Beware These 5 (Perfectly Legal) Discriminatory Hiring Practices

Admit it, Bitch Nation: you missed us and our relentless griping about labor rights during our two-week summer hiatus. Well cheer up, people, because the Bitches are BACK (and still griping about labor rights)!

Today’s topic: discriminatory hiring practices.

One of our most popular articles to date is our list of illegal job interview questions. In that post, we explained how how there are laws in place to mitigate discriminatory hiring practices. An employer can’t ask a job candidate’s age, for example, to avoid ageism when hiring.

If you’re on the job hunt, you should familiarize yourself with the questions a potential employer can’t ask you. Know your rights lest you unwittingly allow an employer to use your personal demographics (rather than your job qualifications) to exclude you from a job opportunity.

Yet despite all the things an employer can’t legally ask in a job interview… some weaselly fuckers still find ways to introduce bias into their hiring practices. In fact, a lot that can happen during job applications and interviews that probably should be illegal… but isn’t.

Let’s go over some discriminatory hiring practices that are somehow still legal. Y’know, before we get to the inevitable pro-labor call to action. ¡Viva la revolución, comrades!

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One Easy Thing All Allies Can Do to Help Close the Gender and Racial Pay Gap

1 Easy Way All Allies Can Help Close the Gender and Racial Pay Gap

If you’re a rad intersectional ally who wants to make life fairer for everyone, there’s one incredibly easy thing you can do—right now—to close the gender and racial wage gap. It has to do with pay transparency. It’s an incredibly powerful form of activism, and it can be done by almost anyone. Are you ready? Here it is…

Tell your coworkers how much money you make.

Especially women, people of color, disabled people, immigrants, and any one else who is part of a historically marginalized or exploited group.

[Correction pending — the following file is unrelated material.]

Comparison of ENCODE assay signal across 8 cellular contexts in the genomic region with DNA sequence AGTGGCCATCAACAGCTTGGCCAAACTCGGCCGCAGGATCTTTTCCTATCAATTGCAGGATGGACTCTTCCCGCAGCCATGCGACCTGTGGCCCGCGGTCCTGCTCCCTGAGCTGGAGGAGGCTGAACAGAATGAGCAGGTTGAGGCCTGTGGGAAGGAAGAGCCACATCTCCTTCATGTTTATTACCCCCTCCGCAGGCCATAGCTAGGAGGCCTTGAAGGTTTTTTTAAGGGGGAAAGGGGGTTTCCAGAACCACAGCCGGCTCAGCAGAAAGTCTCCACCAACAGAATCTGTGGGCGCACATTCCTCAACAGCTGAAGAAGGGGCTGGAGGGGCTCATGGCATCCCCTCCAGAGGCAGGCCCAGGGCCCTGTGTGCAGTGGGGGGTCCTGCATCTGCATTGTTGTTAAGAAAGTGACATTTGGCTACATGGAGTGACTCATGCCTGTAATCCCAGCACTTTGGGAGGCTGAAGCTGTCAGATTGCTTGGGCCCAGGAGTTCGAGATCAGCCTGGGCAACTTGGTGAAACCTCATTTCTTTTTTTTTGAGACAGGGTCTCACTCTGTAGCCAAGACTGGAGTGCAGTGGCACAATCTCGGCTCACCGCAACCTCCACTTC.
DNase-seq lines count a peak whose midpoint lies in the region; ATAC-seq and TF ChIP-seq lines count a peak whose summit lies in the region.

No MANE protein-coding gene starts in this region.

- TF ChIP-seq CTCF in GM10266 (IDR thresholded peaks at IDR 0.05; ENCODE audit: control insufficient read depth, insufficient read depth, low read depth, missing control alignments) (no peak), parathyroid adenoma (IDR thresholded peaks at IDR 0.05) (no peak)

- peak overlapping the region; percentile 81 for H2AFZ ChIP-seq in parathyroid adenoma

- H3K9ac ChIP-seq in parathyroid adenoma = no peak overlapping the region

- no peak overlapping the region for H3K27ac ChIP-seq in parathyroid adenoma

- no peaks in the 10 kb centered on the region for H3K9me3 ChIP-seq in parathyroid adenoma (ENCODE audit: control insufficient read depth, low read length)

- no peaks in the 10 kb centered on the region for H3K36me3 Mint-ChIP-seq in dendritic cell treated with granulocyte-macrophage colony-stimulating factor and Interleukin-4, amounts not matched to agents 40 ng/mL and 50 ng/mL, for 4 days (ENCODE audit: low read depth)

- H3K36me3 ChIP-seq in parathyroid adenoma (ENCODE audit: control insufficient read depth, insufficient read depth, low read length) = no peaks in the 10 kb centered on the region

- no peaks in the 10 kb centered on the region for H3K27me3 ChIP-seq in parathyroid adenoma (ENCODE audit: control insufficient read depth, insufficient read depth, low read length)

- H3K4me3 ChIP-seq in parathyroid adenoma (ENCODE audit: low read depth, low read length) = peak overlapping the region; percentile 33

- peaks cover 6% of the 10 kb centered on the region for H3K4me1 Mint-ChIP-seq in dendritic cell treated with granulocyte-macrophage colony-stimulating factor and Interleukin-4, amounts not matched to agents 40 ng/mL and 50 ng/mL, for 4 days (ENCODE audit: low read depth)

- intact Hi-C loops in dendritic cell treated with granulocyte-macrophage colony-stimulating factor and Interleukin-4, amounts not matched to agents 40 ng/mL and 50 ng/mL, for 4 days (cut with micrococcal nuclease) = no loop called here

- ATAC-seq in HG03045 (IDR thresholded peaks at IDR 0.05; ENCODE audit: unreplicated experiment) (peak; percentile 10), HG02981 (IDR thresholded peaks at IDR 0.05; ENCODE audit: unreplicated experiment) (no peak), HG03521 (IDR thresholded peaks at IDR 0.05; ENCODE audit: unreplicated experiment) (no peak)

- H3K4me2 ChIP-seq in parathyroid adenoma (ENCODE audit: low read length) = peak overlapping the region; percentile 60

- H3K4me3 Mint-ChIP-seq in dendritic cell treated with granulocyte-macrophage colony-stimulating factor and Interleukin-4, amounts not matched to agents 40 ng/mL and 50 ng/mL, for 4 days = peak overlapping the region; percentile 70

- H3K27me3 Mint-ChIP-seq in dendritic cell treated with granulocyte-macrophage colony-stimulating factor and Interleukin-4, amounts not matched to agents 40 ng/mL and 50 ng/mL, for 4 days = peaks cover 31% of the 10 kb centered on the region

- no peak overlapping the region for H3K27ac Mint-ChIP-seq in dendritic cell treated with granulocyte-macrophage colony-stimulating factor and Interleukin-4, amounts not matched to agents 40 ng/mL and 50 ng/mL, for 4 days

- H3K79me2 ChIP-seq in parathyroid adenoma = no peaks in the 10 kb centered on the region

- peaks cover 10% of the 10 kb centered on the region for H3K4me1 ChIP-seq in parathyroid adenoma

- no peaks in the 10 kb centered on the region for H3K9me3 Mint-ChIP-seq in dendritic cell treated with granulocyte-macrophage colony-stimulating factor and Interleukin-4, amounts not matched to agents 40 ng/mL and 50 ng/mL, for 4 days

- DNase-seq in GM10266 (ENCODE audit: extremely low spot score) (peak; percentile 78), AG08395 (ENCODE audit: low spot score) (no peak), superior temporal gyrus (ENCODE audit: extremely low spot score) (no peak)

And be specific and honest! No ranges, no euphemisms, just the exact number that appears on your paycheck. Don’t skip over any bonuses, raises, or other perks you’ve earned or negotiated, such as extra vacation time, remote work days, or tuition reimbursement.

Pay transparency is a tremendous boon to yourself as well as them. And we need it now, more than ever. Here’s why.

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The Subjectivity of Wealth, Or: Don’t Tell Me What’s Expensive

Wealth is largely subjective. Depending on where you’re sitting on the great Staircase of Financial Solvency, your perspective of who’s wealthy and what’s expensive is going to vary wildly.

Because of this disparity, the definition of “expensive” truly depends on an individual’s personal money situation. Someone who makes $300K a year and can easily afford their rent and insurance isn’t going to think twice about buying cage free eggs, organic milk, and grass-fed beef. Meanwhile, their neighbor who makes $30K a year is going to be buying the practically expired milk on sale. To them, the whole concept of buying organic, cruelty-free food seems absurdly out of reach… even while their wealthier neighbor finds it “inexpensive.”

Which is why it’s about as irritating as a Spotify Premium commercial to hear people speak authoritatively about what’s expensive and what’s not. Especially when their version of “expensive” is a diamond encrusted dog manicure and yours is a Whole Foods grapefruit.

Lemme ‘splain.

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The Latte Factor, Poor Shaming, and Economic Compassion

There’s a piece of conventional financial wisdom called the Latte Factor. It goes like this: if you’re looking to save money or pay off debt, start by skipping small luxuries like lattes and instead put that money toward your financial goals. The single digit savings will add up to a significant amount over time. All because you had the fortitude to practice a little self-control. It’s a simple, effective way to find some wiggle room in your budget and a great first step toward living a frugal lifestyle.

The Latte Factor is both virtuous and practical. It gives its frugal practitioner a sense of self-righteous superiority over those who continue to waste their money on overpriced, over-sweetened, caffeinated beverages every day. And because it’s such a simple solution, those preaching the gospel of frugality peddle it like a magic elixir. Can’t seem to save money? Just skip the latte! It works miracles!

Yet to those who truly struggle with systemic poverty, getting advice about the Latte Factor feels horribly condescending. In fact, being told that skipping a small luxury here and there will raise you up out of your low-income status feels downright cruel and deliberately ignorant. Because in cases of economic disenfranchisement, a lack of frugality is not the root of the problem.

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